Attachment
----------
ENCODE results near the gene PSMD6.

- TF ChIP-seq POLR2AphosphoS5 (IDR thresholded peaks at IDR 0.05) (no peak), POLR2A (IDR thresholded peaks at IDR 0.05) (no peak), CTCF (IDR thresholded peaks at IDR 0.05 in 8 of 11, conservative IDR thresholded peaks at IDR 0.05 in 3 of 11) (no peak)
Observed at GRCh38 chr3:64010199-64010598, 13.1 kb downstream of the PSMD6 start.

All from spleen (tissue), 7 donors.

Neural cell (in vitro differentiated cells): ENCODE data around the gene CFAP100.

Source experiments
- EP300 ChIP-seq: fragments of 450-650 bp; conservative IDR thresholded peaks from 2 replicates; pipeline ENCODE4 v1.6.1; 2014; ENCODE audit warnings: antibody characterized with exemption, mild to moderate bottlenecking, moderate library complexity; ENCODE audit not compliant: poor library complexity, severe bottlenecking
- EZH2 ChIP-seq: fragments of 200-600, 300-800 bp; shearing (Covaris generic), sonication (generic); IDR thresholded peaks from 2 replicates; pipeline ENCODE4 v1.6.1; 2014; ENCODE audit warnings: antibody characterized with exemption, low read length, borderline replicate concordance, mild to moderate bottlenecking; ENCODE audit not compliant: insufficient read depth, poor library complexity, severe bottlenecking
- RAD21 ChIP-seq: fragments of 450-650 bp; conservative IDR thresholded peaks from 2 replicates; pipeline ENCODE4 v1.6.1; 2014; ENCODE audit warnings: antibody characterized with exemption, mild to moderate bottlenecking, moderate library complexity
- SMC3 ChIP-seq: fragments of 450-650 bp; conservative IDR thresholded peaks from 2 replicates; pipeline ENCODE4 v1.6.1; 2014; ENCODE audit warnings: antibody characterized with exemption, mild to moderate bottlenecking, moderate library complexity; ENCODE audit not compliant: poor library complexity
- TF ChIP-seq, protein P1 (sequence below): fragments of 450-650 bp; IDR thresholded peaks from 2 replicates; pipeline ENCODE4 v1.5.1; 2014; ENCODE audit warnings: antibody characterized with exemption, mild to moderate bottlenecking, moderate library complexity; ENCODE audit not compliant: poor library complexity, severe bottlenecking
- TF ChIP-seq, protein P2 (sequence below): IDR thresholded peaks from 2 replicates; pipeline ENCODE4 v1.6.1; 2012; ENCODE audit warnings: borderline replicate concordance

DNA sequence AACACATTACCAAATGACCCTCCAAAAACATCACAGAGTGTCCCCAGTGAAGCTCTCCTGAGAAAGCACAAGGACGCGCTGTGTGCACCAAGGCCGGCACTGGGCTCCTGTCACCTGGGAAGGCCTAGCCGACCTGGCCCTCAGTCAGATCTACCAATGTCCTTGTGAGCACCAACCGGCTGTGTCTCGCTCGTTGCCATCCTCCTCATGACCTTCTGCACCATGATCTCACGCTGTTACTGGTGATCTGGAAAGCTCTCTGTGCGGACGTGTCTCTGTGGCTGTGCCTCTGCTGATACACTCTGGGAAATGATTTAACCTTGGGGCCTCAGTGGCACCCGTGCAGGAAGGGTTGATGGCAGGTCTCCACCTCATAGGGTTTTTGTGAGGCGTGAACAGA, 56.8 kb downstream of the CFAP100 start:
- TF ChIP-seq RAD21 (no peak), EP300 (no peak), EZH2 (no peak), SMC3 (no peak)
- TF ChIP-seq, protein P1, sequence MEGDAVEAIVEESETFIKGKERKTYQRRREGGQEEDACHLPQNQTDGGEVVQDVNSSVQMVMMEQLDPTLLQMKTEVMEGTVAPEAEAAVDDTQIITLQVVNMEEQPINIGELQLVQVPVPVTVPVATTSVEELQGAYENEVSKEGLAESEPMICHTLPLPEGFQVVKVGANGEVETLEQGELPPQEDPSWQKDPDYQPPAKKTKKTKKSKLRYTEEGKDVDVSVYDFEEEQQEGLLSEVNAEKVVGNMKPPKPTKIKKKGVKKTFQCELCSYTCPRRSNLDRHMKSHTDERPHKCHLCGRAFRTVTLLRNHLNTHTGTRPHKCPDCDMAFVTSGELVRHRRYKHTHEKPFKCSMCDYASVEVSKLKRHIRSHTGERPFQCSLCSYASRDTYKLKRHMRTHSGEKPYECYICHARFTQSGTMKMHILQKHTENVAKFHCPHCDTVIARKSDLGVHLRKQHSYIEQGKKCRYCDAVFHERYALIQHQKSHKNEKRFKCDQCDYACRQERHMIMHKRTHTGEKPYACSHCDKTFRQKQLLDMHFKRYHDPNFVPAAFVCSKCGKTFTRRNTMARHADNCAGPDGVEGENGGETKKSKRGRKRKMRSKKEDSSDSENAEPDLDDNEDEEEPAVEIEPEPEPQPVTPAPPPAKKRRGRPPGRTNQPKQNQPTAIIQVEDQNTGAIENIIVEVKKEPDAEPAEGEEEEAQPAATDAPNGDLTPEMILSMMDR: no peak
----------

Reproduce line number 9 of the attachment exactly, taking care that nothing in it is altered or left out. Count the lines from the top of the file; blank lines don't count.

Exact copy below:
- RAD21 ChIP-seq: fragments of 450-650 bp; conservative IDR thresholded peaks from 2 replicates; pipeline ENCODE4 v1.6.1; 2014; ENCODE audit warnings: antibody characterized with exemption, mild to moderate bottlenecking, moderate library complexity